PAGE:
BOSTON - An Amtrak lineman who claims that he was improperly denied overtime opportunities and was subjected to a hostile environment failed to successfully link either claim to his race, a First Circuit U.S. Court of Appeals panel ruled Dec. 16, affirming a trial court's summary judgment ruling in favor of the defendant (Gregory Garmon, Sr. v. National Railroad Passenger Corporation d/b/a Amtrak, No. 15-1803, 1st Cir.; 2016 U.S. App. LEXIS 22402).
PORTLAND, Ore. - An Oregon federal judge on Dec. 13 granted Jack in the Box Inc.'s motion to dismiss the Fair Labor Standards Act (FLSA) claims of plaintiffs in a putative class action against the fast food restaurant franchisor, finding that Jack in the Box was not the plaintiff's joint employer after it franchised several corporate-owned Jack in the Box restaurants (Jessica Gessele, et al. v. Jack in the Box Inc., No. 3:14-cv-1092, D. Ore.; 2016 U.S. Dist. LEXIS 172061).
CENTRAL ISLIP, N.Y. - A former insurance company financial representative failed in his attempt to show that he was actually an employee, not an independent contractor as his contract stated, a New York federal judge ruled Dec. 12, granting a motion for summary judgment filed by the insurance company in the wage-and-hour class dispute (Joseph Rose, et al. v. Northwestern Mutual Life Insurance Company, et al., No. 14-3569, E.D. N.Y.; 2016 U.S. Dist. LEXIS 171404).
ORLANDO, Fla. - Walt Disney Parks and Resorts U.S. Inc. discriminated against approximately 250 employees when it terminated them and replaced them with workers from India, more than two dozen of the former employees allege in a class complaint filed Dec. 12 in the U.S. District Court for the Middle District of Florida (Leonardo Perrero, et al. v. Walt Disney Parks and Resorts U.S., Inc., No. 16-2144, M.D. Fla.).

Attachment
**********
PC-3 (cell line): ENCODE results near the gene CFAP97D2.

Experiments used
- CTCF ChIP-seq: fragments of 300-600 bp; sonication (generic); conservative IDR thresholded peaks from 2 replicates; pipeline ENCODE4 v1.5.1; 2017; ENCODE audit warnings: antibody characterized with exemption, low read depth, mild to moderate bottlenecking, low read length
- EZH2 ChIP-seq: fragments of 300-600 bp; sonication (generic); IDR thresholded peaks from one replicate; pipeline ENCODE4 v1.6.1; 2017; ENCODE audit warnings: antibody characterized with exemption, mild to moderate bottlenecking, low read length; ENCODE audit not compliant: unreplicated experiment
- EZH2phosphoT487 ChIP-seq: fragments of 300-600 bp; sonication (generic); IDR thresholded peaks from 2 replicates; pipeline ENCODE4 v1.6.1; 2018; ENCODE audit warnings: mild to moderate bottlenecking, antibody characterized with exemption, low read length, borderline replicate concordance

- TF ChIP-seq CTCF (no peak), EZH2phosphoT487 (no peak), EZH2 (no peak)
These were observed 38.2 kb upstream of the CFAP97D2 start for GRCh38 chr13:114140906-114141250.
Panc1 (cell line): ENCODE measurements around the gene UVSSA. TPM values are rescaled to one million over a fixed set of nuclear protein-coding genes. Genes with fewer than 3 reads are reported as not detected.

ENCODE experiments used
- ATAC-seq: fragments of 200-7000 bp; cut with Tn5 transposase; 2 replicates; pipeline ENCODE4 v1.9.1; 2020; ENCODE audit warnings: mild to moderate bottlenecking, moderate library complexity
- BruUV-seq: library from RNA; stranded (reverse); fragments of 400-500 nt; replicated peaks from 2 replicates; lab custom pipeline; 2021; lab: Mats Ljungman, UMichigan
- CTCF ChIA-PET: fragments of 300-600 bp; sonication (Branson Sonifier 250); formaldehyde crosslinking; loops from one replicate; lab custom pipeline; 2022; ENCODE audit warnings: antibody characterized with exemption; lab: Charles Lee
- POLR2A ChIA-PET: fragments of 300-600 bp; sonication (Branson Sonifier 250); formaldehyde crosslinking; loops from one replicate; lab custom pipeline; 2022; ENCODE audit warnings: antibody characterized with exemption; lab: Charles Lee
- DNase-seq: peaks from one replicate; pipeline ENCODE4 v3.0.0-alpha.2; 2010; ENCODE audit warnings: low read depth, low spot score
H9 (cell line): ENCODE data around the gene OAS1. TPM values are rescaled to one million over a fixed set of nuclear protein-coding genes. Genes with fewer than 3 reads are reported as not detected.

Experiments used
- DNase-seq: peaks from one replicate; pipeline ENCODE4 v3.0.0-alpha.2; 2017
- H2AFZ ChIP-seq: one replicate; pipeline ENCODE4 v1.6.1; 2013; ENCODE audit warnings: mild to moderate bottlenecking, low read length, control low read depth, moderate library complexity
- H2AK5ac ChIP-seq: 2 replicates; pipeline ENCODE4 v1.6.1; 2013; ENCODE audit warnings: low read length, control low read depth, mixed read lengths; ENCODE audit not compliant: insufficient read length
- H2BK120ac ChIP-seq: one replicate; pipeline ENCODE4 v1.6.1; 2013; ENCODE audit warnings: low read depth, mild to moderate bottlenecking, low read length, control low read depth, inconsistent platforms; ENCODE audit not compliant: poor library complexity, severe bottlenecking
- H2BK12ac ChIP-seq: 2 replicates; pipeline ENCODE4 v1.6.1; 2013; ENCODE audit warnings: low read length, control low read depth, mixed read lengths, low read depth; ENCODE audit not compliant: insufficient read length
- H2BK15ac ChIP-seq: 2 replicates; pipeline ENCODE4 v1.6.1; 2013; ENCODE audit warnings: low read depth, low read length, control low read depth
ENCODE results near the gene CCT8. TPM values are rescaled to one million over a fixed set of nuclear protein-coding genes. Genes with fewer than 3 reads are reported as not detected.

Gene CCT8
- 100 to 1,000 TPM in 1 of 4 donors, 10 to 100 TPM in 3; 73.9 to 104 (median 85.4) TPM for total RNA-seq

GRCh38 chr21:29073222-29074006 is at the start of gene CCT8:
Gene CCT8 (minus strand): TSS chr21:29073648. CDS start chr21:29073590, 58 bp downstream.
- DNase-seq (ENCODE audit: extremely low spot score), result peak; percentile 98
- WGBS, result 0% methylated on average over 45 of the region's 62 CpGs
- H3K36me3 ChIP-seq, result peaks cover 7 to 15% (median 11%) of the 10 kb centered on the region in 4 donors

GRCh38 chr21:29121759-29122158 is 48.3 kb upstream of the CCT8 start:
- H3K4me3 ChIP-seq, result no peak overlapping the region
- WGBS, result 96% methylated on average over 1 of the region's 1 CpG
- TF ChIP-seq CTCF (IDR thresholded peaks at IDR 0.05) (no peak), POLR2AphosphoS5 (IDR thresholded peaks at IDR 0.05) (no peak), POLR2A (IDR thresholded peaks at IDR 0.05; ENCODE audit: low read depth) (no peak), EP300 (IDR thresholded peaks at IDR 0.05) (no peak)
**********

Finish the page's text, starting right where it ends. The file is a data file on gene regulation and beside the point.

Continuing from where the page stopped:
SAN DIEGO - A candy company former employee who filed a wage and hour class complaint against her former employer may proceed only with two of her individual claims, the Fourth District California Court of Appeal, Division I, ruled Dec. 9, upholding summary judgment for the employer on the other remaining causes of action, including the class claims (Pamela Silva v. See's Candy Shops, Inc., No. D068136, Calif. App., 4th Dist., Div. 1; 2016 Cal. App. Unpub. LEXIS 8895).
NEW HAVEN, Conn. - A Connecticut federal judge on Dec. 8 denied a motion for class decertification filed in a wage-and-hour complaint brought by a limo driver who claims that his employer's commission-based payment structure resulted in hours worked without any compensation and a denial of overtime wages when hours exceed 40 per week (Roger Lassen, Jr., et al. v. Hoyt Livery, Inc., et al., No. 13-1529, D. Conn.; 2016 U.S. Dist. LEXIS 169506).
PHILADELPHIA - A former employee of The Coca-Cola Co. (Coke) argues in a Dec. 7 brief in Pennsylvania federal court that his bid for certification of a class of Coke employees whose personally identifying information (PII) is appropriate, contending that his proposed classes meet the requirements of Federal Rule of Civil Procedure 23 (Shane K. Enslin v. The Coca-Cola Co., et al., No. 2:14-cv-06476, E.D. Pa.).